The NLM Family Foundation has supported the Facilitated Communication Institute for several years.  Through the Core Funding Grant, the Strategic Planning Grant and the Lurie Scholarship Fund, the NLM Family Foundation supports the FC Institute's activities in facilitated communication training, documentation and demonstration, and reinitiates a strategic planning process to better focus the Institute for the next 5-10 years of work in the field of autism and inclusion. The Foundation also provided a grant to Dr. Biklen to support his work in collecting autobiographical accounts from people with autism who had been previously considered low functioning but now communicate fluently and some even independently with use of FC.  Dr. Biklen has written a book of autobiographical accounts of seven individuals with autism published in 2005, entitled Autism and the Myth of the Person Alone .

Doug Biklen


University College London , Behavioral and Brain Sciences Unit / Institute of Child Health, London , UK
2004-2006

Principal Investigator: David H. Skuse, M.D.

A Family Study of Genetic Susceptibility to Autistic Traits

Research has shown that not everyone who has the genetic susceptibility to autism will become autistic. It is believed that gene discovery in autism could be facilitated by use of endophenotypes in linkage and association studies. Endophenotypes are hidden indicators of genetic susceptibility reflecting underlying disruption to covert processes such as cognition, and they are not directly correlated with behavioral expression of risk. The goal of this research is to test the hypothesis that genetic susceptibility to a social-cognitive endophenotype in children with autism and their first degree relatives is due to allelic variance in the same risk haplotypes that are of relevance to Turner syndrome. The long term goal is to discover specific genes that influence development of social cognition in males and females and which increase susceptibility to autism in families with a child with autism.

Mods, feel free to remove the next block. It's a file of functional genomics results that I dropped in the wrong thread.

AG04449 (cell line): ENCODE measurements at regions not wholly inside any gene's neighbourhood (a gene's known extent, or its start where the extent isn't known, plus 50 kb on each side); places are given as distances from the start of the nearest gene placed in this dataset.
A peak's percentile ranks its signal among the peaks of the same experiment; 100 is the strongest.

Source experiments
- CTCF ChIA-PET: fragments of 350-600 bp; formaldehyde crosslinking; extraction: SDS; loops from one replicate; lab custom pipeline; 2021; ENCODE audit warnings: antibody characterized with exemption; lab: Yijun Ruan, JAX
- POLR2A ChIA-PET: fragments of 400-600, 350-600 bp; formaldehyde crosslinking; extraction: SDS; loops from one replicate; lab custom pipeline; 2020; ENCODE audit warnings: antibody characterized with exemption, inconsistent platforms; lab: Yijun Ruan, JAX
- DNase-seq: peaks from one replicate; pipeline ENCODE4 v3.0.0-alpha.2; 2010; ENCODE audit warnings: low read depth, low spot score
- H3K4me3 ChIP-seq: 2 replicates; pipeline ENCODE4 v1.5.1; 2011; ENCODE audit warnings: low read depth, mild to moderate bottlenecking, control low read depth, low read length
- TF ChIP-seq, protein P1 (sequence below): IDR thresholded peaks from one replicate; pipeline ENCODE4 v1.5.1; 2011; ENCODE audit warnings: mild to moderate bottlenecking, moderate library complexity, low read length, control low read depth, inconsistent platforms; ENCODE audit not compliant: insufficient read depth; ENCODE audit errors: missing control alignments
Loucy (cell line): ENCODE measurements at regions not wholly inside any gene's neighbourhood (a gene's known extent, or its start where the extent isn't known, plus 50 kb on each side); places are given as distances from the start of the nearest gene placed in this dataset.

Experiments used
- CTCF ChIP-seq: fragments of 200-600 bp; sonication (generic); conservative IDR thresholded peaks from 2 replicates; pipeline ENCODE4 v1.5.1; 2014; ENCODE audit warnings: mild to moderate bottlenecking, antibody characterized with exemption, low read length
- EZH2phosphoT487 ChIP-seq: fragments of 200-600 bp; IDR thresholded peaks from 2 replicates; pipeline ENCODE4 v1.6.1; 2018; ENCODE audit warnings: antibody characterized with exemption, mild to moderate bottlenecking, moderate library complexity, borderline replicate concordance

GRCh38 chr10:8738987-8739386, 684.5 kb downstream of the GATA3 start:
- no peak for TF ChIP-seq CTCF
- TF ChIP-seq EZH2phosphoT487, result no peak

Institute of Child Health



University of Cambridge Autism Research Centre, Cambridge , UK
2004-2007

Principal Investigator: Simon Baron-Cohen , Ph.D.

A Genetic Study of Mathematical Talent and Asperger's Syndrome

Autism spectrum disorders often involve impaired empathy and intact or talent in systemizing. Research has suggested a link between talent in systemizing and the likelihood of autism in a family. This suggests that one of the genes involved in autism may be the gene (or genes) that underlie systemizing talent. This research attempts to identify genes associated with a well-defined example of systemizing talent, mathematical giftedness. Researchers will obtain DNA from large families where there are many gifted mathematicians, and will re-test any significant regions of the DNA in detail in a sample of mathematicians vs. non-mathematicians. Researchers are also studying DNA of people with Asperger Syndrome (AS) to see if the genes for systemizing are implicated in the genes for AS. Genetic research may improve early diagnosis of autism spectrum conditions.

Autism Research Centre

Simon Baron-Cohen


University of Cambridge Autism Research Centre, Cambridge , UK
2004-2007

Principal Investigator: Simon Baron-Cohen, Ph.D.

Do Children with Autism Have Elevated Fetal Testosterone?

Neurologist, Norman Geschwind, suggested that fetal testosterone may shape sex differences in brain development. Males produce more of this because it is generated by the testes, but females also produce it. Geschwind thought that the action of fetal testosterone on the brain might explain why girls tend to talk earlier than boys and why boys are overrepresented in clinics for language disorders and conditions such as autism. Human fetal testosterone can be measured through a method called amniocentesis. In this study, amniotic fluid taken from 3,000 women during their pregnancies will be studied with respect to levels of fetal testosterone. Dr. Baron-Cohen will determine how many of their children, who are now 4 years or older, have been diagnosed with an autism spectrum condition, or score highly on an autism spectrum scale, and will test if these 'affected' children had abnormally high levels of fetal testosterone.  Earlier studies in the general population have linked this hormone to social and language development. It is important to investigate whether it plays a role in the development of autism.

Autism Research Centre

Simon Baron-Cohen



University of Cambridge Autism Research Centre, Cambridge , UK
2004-2005

Principal Investigator: Emma Weisblatt, Ph.D.

DNA Collection from a Cohort of Children with Asperger's Syndrome, PDD-NOS and High-Functioning Autism and their Families

This project involves the collection of DNA samples from 100 to 150 probands of high-functioning patients with autism spectrum diagnoses and their parents and siblings. Researchers will use a candidate gene approach to contribute to the search for autism susceptibility genes. One of the major aims of this research is to investigate phenotypic markers, such as sensory processing differences or electrophysiological differences, for use in genetic studies. These will help to identify subgroups of patients with autism who may differ in their underlying neurobiological characteristics.

Autism Research Centre

Emma Weisblatt